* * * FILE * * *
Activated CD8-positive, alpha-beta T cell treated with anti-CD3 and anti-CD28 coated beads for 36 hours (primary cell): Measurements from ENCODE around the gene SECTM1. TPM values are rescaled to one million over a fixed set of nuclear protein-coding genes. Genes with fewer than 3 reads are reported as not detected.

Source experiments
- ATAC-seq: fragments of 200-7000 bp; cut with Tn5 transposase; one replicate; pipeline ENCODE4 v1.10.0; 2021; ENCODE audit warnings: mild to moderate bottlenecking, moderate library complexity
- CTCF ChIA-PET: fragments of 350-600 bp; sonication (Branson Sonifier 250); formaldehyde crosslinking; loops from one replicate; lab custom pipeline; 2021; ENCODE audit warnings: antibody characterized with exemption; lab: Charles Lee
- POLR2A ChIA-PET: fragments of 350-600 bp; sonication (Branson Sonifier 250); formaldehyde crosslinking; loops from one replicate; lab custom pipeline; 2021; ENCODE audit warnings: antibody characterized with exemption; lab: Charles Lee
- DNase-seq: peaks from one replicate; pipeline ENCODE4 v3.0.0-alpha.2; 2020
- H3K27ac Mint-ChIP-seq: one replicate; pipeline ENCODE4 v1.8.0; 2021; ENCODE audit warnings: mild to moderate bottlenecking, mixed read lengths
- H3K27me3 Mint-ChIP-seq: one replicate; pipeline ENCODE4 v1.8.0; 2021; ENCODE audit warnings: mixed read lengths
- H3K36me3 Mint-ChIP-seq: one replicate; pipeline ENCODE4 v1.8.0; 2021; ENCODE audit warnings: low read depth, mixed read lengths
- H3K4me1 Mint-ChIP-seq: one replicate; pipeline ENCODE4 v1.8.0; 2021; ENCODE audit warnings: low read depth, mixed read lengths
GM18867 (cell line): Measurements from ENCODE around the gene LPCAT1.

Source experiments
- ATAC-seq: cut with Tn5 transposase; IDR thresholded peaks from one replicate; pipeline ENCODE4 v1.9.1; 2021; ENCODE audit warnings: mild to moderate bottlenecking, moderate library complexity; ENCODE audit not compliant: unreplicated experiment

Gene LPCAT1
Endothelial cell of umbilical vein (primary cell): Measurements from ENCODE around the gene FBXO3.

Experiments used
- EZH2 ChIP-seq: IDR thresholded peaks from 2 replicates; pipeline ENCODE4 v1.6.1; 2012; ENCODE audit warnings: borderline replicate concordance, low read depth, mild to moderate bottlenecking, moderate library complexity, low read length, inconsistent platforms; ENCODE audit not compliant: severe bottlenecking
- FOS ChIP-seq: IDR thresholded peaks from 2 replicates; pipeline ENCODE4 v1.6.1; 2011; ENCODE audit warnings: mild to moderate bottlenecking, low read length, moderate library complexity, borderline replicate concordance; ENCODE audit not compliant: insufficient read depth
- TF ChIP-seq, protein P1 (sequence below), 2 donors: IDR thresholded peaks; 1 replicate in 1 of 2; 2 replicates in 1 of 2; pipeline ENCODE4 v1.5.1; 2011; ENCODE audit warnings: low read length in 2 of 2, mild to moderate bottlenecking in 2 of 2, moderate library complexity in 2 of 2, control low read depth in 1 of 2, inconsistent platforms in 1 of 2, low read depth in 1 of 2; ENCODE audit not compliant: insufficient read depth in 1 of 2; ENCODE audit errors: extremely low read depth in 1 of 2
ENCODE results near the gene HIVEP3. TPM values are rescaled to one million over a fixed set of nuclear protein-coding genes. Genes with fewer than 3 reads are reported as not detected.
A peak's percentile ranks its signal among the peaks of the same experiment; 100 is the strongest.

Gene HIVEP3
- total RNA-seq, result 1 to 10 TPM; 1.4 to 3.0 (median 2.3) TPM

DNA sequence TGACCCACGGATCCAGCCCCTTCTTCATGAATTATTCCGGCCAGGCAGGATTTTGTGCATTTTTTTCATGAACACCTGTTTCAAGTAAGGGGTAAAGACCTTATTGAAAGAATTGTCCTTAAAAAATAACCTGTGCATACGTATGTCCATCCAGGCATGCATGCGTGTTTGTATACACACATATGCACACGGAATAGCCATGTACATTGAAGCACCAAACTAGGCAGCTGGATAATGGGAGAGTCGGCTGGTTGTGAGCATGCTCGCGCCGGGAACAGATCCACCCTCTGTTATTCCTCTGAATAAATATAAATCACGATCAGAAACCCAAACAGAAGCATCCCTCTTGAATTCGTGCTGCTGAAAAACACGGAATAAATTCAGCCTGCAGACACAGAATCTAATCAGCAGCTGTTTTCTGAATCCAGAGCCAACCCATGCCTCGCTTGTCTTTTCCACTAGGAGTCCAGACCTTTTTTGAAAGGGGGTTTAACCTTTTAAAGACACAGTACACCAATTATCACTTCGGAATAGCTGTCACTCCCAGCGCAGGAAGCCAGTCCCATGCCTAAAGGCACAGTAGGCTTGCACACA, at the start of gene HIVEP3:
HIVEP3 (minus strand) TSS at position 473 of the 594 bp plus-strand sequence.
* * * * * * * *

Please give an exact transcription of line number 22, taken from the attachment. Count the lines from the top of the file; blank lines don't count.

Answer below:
Gene HIVEP3